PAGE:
Gaian Politics of William Irwin Thompson and the Lindisfarne Association
"In an ironic twist that is consonant with Thompson’s own frequent invocation of enantiodromia (an ancient Greek term that refers to the tendency of many phenomena to turn into an opposite condition or flip-flop over time), by the early 1980s the conductor of Lindisfarne was beginning to change the downbeat of his organization in three fundamental ways, moving from an emphasis on the humanities to a focus on science, from a preoccupation with the posthistoric future to a growing concern with prehistorical perspectives and an unprecedented engagement of Thompson’s fertile imagination with contemporary politics. The primary catalyst for these sweeping changes was a 1981 Lindisfarne Fellows meeting that included the atmospheric chemist James Lovelock and the microbiologist Lynn Margulis, the co-formulators of the Gaia hypothesis. Gaia, named after the ancient Greek goddess, refers to what is now a reasonably respected scientific theory which hypothesizes that the organic and inorganic systems of the entire earth work together to enable the planet to function as a self-regulating entity and thereby maintain conditions more or less optimal for most of the life that inhabits the planet. So oxygen, for example, is chemically an unstable element but largely through the work of microorganisms, has remained a relatively stable component of the atmosphere over millions of years at roughly a 21% level. A few percentage point variations in either direction would create planetary havoc with vertebrate forms of life. Other important sources of stimulation to Thompson at this time were the late Paris-based Chilean proponent of cognitive biology, Francisco Varela and the California-based chaos mathematician, Ralph Abraham. Abraham’s work on the evolution of mathematical mentalities in particular ignited Thompson’s reimagination of history in terms suitable for a "Gaian politics" of the 1990s.
With the election of Ronald Reagan and George Bush in 1980, the ensuing TV success of Dallas and Dynasty and the rise of Michael Jackson and Madonna as the top pop musical artists of the decade, it appeared that the "wealth generation and sexual stimulation" direction of American culture would be as incompatible with Lindisfarne’s aspirations as possible. Even though the energy crisis of the ‘70s impacted Lindisfarne’s ability to become economically self-sufficient, at least the cultural atmosphere made the spiritual quest of Lindisfarne plausible, if not respectable in at least some circles. The Lindisfarne of the ‘70s received its climactic recognition when Thompson was featured on the March 26, 1979 edition of Bill Moyers’ Journal and when Maurice Strong, the Canadian businessman who played a vital organizing role in both the 1972 and 1992 U.N. conferences on the environment, helped to arrange the geographical transfer of Lindisfarne central from what is now Limelight in Manhattan to Crestone, Colorado. The early phase of Lindisfarne received its intellectual consummation in what is perhaps Thompson’s most elegant book, The Time Falling Bodies Take to Light, a study of the primary role of the feminine in prehistory, her displacement during the course of Western civilization and her current return to cultural equality.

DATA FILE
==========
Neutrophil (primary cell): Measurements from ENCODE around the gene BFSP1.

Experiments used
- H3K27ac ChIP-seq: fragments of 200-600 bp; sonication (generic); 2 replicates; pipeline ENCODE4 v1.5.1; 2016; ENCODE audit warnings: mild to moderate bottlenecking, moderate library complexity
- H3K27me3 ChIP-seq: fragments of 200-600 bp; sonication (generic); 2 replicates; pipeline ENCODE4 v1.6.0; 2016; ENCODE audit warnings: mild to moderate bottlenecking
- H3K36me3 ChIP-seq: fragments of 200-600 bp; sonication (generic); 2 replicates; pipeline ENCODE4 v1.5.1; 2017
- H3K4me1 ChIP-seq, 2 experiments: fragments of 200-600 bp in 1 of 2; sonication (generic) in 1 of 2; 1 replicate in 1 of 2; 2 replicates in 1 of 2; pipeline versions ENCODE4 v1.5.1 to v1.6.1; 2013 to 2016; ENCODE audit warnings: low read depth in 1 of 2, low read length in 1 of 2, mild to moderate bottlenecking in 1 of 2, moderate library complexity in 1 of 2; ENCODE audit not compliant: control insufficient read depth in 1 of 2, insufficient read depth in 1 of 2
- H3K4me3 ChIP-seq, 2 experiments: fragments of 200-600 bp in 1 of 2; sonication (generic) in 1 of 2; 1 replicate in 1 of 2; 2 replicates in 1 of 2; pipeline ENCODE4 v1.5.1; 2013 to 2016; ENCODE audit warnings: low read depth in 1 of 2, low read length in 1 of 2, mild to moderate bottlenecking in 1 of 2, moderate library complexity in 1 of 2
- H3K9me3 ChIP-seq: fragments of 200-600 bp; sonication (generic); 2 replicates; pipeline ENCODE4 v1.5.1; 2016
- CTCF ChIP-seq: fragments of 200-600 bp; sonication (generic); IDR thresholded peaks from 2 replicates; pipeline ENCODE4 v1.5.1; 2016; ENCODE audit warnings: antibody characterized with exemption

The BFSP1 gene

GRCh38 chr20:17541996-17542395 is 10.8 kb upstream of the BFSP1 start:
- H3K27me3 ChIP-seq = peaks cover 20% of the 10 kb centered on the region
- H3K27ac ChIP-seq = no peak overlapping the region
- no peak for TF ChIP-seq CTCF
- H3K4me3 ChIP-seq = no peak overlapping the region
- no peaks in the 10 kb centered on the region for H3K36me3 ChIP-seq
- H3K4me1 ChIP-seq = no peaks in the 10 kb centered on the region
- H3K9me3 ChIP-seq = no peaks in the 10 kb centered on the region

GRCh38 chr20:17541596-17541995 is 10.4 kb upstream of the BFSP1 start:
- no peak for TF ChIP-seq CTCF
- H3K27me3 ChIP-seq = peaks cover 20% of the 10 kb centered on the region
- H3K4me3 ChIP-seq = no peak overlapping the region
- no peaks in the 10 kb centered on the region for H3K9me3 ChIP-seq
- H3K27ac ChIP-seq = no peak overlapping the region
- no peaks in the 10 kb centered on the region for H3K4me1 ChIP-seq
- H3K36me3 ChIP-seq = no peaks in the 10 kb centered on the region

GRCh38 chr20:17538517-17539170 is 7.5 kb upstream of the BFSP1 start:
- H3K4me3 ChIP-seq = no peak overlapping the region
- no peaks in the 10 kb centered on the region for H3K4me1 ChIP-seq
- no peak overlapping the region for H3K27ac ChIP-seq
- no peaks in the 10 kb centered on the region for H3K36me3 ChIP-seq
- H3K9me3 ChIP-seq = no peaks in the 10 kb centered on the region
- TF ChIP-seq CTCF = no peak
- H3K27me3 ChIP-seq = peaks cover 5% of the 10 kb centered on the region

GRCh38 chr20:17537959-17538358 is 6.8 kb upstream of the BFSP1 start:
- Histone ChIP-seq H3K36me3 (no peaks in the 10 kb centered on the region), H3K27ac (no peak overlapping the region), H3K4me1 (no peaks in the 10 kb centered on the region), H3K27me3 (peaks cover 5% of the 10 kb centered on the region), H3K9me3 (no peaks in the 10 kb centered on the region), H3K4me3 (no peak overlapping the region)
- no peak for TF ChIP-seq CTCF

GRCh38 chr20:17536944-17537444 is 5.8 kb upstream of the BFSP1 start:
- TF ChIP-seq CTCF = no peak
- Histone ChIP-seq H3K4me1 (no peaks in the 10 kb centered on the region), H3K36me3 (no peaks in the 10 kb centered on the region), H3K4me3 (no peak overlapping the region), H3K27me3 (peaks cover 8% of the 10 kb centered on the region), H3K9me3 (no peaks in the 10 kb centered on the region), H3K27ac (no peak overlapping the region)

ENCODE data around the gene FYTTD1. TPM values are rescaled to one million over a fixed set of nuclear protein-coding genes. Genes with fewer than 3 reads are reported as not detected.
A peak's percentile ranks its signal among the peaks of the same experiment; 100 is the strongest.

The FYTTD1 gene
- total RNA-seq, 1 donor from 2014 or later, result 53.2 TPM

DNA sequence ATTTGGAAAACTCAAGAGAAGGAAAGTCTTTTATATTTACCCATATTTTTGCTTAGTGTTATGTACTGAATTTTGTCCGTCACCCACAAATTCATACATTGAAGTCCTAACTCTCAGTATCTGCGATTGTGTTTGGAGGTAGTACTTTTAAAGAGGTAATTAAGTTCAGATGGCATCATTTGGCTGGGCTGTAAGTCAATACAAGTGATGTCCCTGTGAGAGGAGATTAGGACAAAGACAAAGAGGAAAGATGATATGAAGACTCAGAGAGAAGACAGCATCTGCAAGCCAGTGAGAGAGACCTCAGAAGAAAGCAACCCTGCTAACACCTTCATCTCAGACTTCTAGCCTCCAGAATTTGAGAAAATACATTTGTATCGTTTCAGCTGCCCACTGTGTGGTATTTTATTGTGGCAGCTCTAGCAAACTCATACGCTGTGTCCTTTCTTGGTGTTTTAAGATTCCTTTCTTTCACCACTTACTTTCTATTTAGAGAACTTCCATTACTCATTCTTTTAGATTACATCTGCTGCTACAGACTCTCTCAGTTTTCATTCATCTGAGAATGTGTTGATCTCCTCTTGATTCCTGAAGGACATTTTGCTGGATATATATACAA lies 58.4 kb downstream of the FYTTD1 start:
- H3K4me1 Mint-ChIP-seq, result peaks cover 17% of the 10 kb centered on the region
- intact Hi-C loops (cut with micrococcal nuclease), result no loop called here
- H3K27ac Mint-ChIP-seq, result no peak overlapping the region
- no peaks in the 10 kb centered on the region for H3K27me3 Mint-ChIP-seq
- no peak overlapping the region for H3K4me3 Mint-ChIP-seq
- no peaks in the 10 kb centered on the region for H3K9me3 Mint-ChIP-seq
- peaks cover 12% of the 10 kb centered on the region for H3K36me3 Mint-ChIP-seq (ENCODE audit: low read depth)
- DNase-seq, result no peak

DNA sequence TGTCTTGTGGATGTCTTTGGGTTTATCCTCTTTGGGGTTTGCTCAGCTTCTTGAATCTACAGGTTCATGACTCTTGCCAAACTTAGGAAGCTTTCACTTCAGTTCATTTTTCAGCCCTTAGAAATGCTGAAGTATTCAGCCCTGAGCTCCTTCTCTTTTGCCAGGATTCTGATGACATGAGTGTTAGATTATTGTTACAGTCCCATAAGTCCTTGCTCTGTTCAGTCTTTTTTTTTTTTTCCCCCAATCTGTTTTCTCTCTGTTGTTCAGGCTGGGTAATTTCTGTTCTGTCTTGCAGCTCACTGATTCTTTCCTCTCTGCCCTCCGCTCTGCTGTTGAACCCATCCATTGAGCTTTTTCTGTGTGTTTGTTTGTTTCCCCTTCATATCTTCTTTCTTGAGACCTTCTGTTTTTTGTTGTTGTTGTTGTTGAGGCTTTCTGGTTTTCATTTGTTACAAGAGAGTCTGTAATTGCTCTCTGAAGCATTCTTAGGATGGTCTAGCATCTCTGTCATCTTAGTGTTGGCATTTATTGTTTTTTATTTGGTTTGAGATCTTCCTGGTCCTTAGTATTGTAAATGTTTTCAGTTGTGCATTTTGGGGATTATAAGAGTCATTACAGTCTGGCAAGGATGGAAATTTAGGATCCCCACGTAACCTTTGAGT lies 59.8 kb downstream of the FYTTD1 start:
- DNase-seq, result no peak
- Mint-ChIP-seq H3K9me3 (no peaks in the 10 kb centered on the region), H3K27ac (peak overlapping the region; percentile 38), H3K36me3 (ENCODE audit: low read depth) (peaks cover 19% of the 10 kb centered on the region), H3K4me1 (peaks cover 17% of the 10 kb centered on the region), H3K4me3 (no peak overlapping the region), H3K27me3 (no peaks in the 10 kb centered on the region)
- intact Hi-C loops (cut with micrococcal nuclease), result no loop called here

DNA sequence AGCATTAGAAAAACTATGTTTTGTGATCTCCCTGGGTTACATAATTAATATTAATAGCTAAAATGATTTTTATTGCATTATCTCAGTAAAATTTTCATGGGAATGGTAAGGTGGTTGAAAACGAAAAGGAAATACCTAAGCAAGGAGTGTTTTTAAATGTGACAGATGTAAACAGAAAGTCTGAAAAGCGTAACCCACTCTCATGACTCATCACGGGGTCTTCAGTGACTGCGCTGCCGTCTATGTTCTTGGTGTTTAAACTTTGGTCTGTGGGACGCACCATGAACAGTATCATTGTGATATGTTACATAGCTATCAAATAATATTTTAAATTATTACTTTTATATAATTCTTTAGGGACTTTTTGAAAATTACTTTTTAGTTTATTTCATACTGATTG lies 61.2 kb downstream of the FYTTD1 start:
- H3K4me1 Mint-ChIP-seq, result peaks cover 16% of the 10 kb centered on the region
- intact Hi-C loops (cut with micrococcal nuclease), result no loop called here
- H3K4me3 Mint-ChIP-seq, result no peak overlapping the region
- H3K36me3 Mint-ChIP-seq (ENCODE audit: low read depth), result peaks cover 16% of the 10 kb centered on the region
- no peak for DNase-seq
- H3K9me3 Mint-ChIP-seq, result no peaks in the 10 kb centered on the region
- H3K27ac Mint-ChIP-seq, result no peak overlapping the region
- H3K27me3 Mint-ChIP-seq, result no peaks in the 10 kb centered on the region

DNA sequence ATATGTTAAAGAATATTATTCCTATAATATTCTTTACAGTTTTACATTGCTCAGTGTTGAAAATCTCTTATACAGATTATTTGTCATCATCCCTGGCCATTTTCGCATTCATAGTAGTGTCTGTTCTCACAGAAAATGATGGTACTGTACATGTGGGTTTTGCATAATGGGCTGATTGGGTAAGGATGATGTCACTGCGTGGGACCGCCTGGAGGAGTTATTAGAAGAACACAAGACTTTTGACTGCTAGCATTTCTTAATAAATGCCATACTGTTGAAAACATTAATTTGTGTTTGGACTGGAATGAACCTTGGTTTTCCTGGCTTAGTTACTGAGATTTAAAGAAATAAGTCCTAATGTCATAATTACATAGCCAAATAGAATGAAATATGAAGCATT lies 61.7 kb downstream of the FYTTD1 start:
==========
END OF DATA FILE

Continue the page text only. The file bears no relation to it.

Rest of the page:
But after a few years of male-dominated work on the Lindisfarne Chapel and the "metaindustrial/solar village" in Crestone, the internal contradictions of being part of a New Age movement increasingly beholden to rigid and regressive "old age" mentalities and group-destructive behavior would compel Thompson to reconsider the whole Lindisfarne enterprise up until that point. It appeared that no humanities-oriented, meditation-centered organization was going to survive in the science-driven, wealth-acquiring world of the 1980s without being reimagined and then reinvented. In this potentially lethal cultural environment, Thompson, newly remarried, spent part of the 1980s living in Switzerland, all the while recreating his own role by assimilating various paradigm-shifting developments in science, writing a novel about the legendary Atlantis and award-winning poetry about ancient Mexico. By the mid-1980s, Thompson had succeeded in redefining Lindisfarne as an association of fellows in periodic intellectual exchange rather than an intentional community living and working together at the same geographical location.